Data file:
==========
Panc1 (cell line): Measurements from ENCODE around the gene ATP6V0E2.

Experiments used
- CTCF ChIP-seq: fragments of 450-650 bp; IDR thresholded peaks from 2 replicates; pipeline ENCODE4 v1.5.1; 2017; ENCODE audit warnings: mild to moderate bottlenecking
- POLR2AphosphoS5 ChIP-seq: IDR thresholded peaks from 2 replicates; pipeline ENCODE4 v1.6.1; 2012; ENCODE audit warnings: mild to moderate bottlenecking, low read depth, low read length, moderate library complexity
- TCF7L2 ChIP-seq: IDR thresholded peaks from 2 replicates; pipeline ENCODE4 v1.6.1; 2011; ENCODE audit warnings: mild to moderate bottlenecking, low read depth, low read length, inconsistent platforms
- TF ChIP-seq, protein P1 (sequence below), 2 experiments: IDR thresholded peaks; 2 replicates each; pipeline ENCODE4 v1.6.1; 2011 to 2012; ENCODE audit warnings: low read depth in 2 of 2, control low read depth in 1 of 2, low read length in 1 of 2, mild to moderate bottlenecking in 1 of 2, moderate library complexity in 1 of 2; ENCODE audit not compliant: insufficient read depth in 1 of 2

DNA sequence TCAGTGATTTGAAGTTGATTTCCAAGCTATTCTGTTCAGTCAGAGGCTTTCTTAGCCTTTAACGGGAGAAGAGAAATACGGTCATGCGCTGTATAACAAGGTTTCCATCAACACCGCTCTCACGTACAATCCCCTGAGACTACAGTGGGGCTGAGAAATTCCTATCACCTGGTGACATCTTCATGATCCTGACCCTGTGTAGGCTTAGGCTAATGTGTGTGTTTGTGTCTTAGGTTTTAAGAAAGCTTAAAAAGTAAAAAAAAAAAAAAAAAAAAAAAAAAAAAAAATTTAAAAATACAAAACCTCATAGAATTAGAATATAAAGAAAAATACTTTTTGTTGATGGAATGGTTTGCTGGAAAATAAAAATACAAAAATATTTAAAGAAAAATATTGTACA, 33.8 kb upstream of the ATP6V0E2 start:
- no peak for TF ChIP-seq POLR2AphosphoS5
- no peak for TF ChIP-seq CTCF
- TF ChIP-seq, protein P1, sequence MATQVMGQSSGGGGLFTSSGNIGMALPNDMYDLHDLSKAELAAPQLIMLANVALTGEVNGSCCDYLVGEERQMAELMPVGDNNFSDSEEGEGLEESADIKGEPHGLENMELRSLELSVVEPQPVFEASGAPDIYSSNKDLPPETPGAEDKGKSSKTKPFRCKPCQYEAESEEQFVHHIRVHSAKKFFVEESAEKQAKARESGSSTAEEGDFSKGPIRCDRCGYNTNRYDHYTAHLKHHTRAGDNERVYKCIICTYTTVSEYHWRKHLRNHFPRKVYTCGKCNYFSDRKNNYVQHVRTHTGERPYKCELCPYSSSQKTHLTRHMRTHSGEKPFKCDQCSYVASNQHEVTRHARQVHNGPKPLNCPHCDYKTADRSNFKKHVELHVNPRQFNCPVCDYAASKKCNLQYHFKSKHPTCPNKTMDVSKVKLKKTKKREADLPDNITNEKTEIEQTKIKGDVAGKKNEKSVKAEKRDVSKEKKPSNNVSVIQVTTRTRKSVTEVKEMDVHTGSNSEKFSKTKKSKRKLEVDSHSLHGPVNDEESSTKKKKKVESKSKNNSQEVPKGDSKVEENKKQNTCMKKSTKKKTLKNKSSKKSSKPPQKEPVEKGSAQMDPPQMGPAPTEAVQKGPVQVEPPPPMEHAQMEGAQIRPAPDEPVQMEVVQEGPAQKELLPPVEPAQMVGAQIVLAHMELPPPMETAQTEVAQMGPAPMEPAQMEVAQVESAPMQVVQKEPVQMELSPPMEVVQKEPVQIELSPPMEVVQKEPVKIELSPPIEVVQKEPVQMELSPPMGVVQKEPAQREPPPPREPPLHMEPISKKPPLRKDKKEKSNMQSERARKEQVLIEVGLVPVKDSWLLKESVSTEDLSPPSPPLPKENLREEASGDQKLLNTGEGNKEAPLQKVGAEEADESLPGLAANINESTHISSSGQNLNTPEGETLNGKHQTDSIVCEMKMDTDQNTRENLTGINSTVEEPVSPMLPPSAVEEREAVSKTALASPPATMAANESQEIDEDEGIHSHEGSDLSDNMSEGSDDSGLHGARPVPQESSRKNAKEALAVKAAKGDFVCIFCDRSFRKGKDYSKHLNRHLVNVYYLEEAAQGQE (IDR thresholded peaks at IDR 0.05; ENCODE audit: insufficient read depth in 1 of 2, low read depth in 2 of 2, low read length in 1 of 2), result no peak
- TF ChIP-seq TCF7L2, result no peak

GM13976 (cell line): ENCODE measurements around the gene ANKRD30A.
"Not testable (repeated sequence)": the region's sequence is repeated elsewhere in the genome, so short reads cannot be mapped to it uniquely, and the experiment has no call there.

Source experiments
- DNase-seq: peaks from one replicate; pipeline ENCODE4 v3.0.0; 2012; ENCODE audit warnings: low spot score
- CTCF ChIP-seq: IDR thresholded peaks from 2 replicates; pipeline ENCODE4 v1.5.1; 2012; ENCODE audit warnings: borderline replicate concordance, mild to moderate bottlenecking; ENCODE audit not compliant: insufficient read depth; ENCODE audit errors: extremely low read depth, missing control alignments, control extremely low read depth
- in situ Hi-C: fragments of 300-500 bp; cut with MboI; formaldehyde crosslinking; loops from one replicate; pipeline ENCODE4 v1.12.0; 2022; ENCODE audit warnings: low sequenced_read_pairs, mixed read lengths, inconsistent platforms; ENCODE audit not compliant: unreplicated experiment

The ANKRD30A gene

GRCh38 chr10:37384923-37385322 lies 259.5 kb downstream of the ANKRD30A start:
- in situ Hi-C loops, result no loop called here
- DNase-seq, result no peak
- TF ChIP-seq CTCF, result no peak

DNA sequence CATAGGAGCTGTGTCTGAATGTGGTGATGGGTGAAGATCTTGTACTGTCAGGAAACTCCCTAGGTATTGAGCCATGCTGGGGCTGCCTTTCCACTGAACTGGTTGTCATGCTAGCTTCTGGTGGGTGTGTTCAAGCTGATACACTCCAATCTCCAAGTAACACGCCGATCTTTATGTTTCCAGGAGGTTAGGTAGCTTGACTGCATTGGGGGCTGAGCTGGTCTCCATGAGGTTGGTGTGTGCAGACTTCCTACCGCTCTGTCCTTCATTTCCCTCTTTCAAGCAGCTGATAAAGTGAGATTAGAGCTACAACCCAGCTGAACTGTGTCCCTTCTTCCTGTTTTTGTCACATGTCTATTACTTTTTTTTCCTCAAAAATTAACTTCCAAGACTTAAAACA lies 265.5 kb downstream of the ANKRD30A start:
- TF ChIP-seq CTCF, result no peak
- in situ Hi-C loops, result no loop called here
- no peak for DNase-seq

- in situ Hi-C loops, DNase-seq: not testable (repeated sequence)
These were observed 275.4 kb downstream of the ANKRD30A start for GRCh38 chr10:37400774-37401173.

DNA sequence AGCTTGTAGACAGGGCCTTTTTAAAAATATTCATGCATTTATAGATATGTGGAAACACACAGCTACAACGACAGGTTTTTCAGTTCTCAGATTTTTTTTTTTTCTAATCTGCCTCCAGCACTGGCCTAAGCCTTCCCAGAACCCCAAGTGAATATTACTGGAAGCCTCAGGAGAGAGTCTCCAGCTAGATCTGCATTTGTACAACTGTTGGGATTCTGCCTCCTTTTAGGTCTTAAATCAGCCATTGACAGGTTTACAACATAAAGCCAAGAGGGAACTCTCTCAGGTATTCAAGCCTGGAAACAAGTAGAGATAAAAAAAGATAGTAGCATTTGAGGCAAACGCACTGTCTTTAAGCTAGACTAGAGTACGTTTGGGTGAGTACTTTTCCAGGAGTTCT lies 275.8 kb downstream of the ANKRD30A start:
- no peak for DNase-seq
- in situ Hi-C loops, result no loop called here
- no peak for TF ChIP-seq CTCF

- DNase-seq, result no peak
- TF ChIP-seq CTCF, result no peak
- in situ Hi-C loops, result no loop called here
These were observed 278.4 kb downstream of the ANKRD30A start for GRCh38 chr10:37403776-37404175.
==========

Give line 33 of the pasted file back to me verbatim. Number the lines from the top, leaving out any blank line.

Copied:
- DNase-seq, result no peak